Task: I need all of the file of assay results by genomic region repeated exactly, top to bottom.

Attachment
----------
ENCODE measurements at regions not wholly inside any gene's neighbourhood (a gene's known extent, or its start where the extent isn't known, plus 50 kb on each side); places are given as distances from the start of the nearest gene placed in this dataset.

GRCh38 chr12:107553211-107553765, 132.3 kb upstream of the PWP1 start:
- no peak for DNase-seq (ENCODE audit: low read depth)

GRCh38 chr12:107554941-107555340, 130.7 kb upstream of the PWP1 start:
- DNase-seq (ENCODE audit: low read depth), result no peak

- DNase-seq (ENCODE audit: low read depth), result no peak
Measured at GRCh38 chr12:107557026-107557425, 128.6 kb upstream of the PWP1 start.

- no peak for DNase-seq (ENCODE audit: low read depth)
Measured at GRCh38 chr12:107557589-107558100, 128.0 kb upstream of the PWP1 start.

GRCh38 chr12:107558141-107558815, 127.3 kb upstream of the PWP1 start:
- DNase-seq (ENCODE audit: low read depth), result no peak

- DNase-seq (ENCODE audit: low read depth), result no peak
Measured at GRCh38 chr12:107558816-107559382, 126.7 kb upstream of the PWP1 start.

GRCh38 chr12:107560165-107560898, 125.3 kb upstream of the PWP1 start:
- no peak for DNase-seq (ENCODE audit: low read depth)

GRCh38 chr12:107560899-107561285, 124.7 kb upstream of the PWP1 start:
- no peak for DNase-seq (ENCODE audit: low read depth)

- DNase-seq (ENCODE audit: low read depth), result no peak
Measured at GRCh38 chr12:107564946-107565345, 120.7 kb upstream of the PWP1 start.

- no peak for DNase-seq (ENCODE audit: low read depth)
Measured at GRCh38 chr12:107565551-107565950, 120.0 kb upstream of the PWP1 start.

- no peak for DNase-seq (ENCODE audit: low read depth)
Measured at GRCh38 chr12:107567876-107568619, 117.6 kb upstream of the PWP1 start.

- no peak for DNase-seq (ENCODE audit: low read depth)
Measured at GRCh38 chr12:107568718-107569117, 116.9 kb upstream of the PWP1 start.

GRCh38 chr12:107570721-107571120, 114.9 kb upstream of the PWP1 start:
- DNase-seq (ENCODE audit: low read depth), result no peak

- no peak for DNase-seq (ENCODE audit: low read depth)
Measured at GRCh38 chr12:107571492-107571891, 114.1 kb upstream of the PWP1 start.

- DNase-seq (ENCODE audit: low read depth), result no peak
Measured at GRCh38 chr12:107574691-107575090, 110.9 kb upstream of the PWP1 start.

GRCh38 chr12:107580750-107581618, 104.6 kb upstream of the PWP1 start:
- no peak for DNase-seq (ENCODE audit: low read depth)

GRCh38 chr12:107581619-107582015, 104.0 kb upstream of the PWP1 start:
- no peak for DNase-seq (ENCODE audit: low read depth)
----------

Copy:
ENCODE measurements at regions not wholly inside any gene's neighbourhood (a gene's known extent, or its start where the extent isn't known, plus 50 kb on each side); places are given as distances from the start of the nearest gene placed in this dataset.

GRCh38 chr12:107553211-107553765, 132.3 kb upstream of the PWP1 start:
- no peak for DNase-seq (ENCODE audit: low read depth)

GRCh38 chr12:107554941-107555340, 130.7 kb upstream of the PWP1 start:
- DNase-seq (ENCODE audit: low read depth), result no peak

- DNase-seq (ENCODE audit: low read depth), result no peak
Measured at GRCh38 chr12:107557026-107557425, 128.6 kb upstream of the PWP1 start.

- no peak for DNase-seq (ENCODE audit: low read depth)
Measured at GRCh38 chr12:107557589-107558100, 128.0 kb upstream of the PWP1 start.

GRCh38 chr12:107558141-107558815, 127.3 kb upstream of the PWP1 start:
- DNase-seq (ENCODE audit: low read depth), result no peak

- DNase-seq (ENCODE audit: low read depth), result no peak
Measured at GRCh38 chr12:107558816-107559382, 126.7 kb upstream of the PWP1 start.

GRCh38 chr12:107560165-107560898, 125.3 kb upstream of the PWP1 start:
- no peak for DNase-seq (ENCODE audit: low read depth)

GRCh38 chr12:107560899-107561285, 124.7 kb upstream of the PWP1 start:
- no peak for DNase-seq (ENCODE audit: low read depth)

- DNase-seq (ENCODE audit: low read depth), result no peak
Measured at GRCh38 chr12:107564946-107565345, 120.7 kb upstream of the PWP1 start.

- no peak for DNase-seq (ENCODE audit: low read depth)
Measured at GRCh38 chr12:107565551-107565950, 120.0 kb upstream of the PWP1 start.

- no peak for DNase-seq (ENCODE audit: low read depth)
Measured at GRCh38 chr12:107567876-107568619, 117.6 kb upstream of the PWP1 start.

- no peak for DNase-seq (ENCODE audit: low read depth)
Measured at GRCh38 chr12:107568718-107569117, 116.9 kb upstream of the PWP1 start.

GRCh38 chr12:107570721-107571120, 114.9 kb upstream of the PWP1 start:
- DNase-seq (ENCODE audit: low read depth), result no peak

- no peak for DNase-seq (ENCODE audit: low read depth)
Measured at GRCh38 chr12:107571492-107571891, 114.1 kb upstream of the PWP1 start.

- DNase-seq (ENCODE audit: low read depth), result no peak
Measured at GRCh38 chr12:107574691-107575090, 110.9 kb upstream of the PWP1 start.

GRCh38 chr12:107580750-107581618, 104.6 kb upstream of the PWP1 start:
- no peak for DNase-seq (ENCODE audit: low read depth)

GRCh38 chr12:107581619-107582015, 104.0 kb upstream of the PWP1 start:
- no peak for DNase-seq (ENCODE audit: low read depth)